Google Really Is Everywhere!

As y’all know, I just got a new smartphone. On Thursday night my wife and I went to a training class on how to use the sucker. We learned a lot of stuff, but one thing in particular has finally convinced me that Google really is everywhere and pretty much owns us; yup, they really do.

To use my particular smartphone to its fullest capability one has to have a Google account. It turns out my wife has a Google email account, which I knew of but she’s never used it. I obviously have a Google account because of Adsense, but it turns out that according to Google I also have an email address, which I never knew because I never set up a Gmail account. They just up and gave me one; I still have no idea how to access it or if I should access it because I’m worried about what might be in there. lol

As I started to think about it I realized that I, and probably a lot of people, are already owned by or used by Google in some fashion. Let’s see how all of this works:

1. Gmail. Okay, that one’s pretty easy to understand.

2. Adsense & Adwords. Once again, pretty easy to understand.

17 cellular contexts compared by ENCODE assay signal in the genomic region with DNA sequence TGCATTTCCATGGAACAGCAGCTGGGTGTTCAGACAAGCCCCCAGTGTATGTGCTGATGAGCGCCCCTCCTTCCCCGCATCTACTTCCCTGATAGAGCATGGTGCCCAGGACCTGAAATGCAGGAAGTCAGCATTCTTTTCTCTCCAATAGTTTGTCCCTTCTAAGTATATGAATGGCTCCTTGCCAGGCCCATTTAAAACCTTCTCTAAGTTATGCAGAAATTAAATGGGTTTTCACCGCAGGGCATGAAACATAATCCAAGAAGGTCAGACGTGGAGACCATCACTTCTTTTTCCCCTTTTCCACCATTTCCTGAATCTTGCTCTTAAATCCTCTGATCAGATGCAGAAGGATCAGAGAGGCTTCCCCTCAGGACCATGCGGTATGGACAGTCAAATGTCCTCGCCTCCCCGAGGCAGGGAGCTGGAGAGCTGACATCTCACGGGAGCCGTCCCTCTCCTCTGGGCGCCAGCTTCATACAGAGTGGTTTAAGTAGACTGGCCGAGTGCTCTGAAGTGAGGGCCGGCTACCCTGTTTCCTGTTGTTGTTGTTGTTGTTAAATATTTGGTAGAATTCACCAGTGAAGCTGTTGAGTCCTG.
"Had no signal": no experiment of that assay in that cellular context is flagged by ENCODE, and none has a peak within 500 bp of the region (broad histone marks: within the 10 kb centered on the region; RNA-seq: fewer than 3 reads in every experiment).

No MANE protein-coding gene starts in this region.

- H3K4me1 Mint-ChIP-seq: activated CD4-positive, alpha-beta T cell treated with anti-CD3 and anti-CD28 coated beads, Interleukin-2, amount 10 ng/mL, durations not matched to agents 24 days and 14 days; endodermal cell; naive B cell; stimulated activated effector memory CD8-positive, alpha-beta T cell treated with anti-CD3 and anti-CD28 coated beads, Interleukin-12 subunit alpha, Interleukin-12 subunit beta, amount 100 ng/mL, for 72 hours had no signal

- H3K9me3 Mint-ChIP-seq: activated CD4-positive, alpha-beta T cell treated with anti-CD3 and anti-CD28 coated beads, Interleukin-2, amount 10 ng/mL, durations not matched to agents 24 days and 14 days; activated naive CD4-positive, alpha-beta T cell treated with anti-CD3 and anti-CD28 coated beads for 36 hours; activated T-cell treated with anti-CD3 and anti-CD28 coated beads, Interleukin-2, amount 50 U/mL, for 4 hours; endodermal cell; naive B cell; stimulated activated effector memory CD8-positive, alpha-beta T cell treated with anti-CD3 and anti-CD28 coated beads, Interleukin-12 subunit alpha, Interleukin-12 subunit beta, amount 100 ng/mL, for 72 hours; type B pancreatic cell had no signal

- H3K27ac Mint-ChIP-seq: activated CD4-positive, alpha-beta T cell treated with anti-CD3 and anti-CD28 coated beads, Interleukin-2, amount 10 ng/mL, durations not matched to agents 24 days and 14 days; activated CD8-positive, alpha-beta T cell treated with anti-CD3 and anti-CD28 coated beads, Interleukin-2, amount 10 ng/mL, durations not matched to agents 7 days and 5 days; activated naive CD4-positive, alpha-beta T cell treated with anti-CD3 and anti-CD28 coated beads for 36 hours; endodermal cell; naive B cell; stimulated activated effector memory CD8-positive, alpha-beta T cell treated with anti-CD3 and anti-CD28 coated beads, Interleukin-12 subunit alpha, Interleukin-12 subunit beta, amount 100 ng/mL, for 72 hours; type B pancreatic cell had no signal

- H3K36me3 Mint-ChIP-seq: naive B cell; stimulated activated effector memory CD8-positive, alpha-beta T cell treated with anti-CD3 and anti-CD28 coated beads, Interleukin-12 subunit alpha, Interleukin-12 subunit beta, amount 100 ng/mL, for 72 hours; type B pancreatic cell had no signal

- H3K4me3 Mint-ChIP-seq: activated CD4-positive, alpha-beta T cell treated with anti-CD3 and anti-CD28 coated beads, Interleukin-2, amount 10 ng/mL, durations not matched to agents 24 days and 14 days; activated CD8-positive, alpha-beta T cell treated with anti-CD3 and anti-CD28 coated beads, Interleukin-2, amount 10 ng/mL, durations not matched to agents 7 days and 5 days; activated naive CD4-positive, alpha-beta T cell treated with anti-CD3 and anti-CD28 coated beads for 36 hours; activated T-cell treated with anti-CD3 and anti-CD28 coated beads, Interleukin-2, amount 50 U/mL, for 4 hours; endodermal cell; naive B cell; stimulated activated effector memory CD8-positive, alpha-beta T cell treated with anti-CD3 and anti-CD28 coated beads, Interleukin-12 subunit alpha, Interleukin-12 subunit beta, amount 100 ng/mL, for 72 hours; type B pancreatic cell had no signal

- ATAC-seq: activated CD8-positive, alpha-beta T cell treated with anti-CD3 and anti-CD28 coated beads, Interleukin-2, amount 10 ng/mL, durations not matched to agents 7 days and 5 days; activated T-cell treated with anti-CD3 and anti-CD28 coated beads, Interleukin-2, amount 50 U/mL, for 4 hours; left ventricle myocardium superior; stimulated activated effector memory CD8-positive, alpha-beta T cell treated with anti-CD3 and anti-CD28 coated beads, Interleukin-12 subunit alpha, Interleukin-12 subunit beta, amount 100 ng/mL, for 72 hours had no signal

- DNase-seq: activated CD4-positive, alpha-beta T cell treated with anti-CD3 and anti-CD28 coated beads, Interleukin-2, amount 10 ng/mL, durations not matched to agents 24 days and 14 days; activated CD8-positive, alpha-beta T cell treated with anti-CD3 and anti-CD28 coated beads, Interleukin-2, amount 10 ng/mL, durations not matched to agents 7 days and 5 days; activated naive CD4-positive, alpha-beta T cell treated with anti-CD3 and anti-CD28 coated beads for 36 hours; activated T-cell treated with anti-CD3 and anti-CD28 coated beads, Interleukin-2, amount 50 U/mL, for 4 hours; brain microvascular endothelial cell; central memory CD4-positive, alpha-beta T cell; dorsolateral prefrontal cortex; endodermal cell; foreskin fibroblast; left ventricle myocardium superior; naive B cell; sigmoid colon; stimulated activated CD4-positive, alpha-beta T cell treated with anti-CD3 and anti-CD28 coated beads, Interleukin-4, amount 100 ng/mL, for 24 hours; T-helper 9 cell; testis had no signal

3. Feedburner – many people don’t know that Google owns them as well. So, whenever you create a RSS feed through there you’re working with Google.

4. YouTube – yup, they own YouTube as well. As a matter of fact, I’m now wondering if, when I created my Google account, they gave me the YouTube username that I now “enjoy”, since I don’t ever remember signing up for it.

5. Google Apps – I don’t use any of these, but I know a lot of people do. I’ve read some shared documents that people have stored on Google, and I’m not sure but I think one has to have a Google account to view them, even if they didn’t have a Google account for anything else.

6. Google now has both a browser and its own operating system. And there are still tons of folks using both Google toolbar and Google desktop search; I’m a user of the latter.

7. Of course there’s Google itself, the search engine. I don’t know anyone who doesn’t pony up Google first, or at least at some point during their day if they’re on the computer.